One in six people with a chronic illness have faced discrimination or discriminatory harassment in the professional context due to their state of health or disability, according to a barometer published Thursday.
“Having a long-term chronic illness increases the risk of being exposed to employment discrimination“, says in a press release from the Defender of Rights, Claire Hédon.
Chronic illnesses at work remain “a question still largely unexplored“, according to the barometer established by the Defender of Rights in partnership with the International Labor Organization (ILO).
After those linked to nationality, origin or skin color, discrimination linked to health and disability are the most frequently cited among the 3,000 people, including 1,000 suffering from chronic illness, interviewed. by Ipsos for this survey.
Thus a majority (55%) of sick people report having experienced a situation of moral harassment, compared to 35% of the rest of the active population.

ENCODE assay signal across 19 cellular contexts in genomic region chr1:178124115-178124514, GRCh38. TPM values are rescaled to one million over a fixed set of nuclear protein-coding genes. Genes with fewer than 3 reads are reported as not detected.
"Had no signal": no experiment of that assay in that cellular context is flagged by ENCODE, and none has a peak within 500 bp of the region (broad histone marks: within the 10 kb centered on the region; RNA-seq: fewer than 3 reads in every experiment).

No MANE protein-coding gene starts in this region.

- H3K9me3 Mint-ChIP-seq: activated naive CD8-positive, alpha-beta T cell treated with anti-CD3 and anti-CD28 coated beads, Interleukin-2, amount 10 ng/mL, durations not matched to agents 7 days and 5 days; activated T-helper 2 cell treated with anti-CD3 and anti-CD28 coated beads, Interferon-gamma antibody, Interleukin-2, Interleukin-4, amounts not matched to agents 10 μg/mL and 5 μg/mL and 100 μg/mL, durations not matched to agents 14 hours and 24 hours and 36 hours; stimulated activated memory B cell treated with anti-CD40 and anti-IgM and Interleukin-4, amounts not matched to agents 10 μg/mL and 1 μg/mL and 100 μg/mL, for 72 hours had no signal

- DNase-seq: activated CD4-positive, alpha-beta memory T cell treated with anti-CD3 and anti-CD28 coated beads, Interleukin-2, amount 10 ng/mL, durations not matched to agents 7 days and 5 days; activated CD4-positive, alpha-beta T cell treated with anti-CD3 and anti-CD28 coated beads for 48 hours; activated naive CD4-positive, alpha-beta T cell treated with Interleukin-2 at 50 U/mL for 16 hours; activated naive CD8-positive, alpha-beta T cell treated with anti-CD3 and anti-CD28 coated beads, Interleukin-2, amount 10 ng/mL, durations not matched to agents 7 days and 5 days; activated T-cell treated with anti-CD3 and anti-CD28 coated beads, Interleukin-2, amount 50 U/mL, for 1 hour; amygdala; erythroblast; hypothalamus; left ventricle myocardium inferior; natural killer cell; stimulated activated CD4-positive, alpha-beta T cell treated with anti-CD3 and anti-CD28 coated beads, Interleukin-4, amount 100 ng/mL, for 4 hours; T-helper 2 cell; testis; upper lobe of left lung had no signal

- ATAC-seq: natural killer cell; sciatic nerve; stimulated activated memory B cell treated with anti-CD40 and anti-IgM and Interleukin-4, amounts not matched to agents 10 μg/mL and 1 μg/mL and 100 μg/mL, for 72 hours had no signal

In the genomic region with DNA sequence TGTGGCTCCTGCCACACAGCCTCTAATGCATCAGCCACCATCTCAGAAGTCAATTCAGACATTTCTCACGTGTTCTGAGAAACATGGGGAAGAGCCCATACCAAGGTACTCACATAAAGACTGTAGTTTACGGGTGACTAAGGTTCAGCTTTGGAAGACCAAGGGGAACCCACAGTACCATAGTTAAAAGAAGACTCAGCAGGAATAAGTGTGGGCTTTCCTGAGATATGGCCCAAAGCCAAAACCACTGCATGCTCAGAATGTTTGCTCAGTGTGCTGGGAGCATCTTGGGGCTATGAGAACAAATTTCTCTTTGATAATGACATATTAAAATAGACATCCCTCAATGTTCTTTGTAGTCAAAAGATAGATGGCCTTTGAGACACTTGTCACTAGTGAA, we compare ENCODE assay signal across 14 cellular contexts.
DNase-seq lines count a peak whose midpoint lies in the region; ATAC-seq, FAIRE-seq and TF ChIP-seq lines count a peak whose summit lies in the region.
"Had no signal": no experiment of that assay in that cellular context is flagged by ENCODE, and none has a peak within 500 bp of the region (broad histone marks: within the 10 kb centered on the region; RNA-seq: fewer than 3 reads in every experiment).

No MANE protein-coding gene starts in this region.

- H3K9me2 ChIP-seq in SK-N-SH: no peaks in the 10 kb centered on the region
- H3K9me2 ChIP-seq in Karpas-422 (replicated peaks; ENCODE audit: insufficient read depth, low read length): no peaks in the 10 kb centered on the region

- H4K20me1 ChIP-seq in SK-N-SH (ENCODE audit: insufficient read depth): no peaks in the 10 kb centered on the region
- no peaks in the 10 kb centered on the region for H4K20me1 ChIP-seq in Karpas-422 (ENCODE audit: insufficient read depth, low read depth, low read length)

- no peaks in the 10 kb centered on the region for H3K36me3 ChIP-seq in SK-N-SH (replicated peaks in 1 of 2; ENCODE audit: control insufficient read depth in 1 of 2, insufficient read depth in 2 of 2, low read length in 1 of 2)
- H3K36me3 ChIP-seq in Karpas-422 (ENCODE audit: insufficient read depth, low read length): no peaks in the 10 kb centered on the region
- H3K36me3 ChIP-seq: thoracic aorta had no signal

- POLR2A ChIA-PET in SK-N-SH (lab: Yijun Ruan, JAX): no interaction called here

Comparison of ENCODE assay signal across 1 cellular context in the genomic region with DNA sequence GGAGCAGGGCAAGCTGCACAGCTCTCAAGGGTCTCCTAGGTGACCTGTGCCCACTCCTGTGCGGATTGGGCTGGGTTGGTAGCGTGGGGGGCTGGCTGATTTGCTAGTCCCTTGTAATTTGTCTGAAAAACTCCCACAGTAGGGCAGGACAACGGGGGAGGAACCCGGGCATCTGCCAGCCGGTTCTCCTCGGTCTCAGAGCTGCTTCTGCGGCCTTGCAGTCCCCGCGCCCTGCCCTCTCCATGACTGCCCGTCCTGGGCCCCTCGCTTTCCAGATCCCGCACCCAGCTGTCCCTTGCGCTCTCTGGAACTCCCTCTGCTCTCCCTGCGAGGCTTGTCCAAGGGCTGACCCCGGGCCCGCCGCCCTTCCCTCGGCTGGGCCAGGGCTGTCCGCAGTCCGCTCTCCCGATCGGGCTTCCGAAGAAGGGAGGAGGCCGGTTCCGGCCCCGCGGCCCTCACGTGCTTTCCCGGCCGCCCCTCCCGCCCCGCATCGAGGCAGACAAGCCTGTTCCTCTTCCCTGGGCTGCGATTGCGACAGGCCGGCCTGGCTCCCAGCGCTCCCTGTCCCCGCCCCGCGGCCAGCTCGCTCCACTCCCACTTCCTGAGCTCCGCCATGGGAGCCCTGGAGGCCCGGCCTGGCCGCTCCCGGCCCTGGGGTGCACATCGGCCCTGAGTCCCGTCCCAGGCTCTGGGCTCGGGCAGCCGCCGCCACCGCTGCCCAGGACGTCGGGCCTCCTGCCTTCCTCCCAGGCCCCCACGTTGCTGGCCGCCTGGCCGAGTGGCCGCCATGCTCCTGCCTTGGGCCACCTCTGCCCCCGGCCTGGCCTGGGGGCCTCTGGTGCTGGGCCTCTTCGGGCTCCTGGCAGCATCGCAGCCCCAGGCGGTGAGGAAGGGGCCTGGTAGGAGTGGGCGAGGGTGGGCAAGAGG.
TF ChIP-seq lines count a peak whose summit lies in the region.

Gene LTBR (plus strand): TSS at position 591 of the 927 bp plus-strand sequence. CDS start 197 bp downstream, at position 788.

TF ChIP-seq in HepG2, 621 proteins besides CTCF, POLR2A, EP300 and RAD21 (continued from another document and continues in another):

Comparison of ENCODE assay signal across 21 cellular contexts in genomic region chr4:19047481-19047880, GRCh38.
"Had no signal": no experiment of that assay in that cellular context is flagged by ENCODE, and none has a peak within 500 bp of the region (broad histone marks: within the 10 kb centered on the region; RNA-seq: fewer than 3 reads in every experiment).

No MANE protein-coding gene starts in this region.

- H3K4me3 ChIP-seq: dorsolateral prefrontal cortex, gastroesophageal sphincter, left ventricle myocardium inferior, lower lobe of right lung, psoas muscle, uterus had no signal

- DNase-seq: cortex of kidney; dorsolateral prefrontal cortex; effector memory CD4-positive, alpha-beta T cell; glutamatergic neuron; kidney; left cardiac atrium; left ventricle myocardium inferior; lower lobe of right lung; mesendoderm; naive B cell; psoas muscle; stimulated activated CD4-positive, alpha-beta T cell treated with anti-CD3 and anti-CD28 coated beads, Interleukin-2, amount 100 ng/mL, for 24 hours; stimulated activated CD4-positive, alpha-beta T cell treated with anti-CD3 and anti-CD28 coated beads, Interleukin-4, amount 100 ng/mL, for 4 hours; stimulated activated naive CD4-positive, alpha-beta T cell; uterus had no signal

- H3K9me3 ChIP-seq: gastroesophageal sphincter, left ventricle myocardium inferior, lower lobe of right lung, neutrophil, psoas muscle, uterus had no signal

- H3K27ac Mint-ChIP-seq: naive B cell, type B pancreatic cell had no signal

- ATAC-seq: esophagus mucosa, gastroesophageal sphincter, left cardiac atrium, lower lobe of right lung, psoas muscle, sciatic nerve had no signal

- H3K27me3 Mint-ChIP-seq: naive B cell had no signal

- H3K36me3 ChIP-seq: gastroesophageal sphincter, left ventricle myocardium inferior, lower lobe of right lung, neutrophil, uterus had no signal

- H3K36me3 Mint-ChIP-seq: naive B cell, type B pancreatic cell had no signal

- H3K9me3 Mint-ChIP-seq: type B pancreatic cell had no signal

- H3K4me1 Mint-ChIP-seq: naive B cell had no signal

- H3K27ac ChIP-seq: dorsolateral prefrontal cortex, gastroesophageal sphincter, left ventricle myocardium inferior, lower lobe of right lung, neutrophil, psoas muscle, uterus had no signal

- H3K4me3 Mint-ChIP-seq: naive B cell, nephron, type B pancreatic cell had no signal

On the other hand, workstations are often not arranged as they should be: thus “19% of employees with a chronic illness benefit from an adjustment to their workstation” while 29% do not benefit from it, but would need it.
Finally, 40% of sick people whose health problems are known to their employer and their superior “do not benefit from the support and understanding of either of them”, according to this study.
The share of the working population affected by a chronic illness was 15% in 2019 but is expected to reach 25% by 2025, according to the National Agency for the Improvement of Working Conditions (Anact).
This rapid increase is due both to therapeutic progress “which may have contributed to transforming certain diseases, formerly acute and fatal, into chronic diseases”, but also to “environmental factors”, “socio-economic inequalities” as well as “conditions of work”.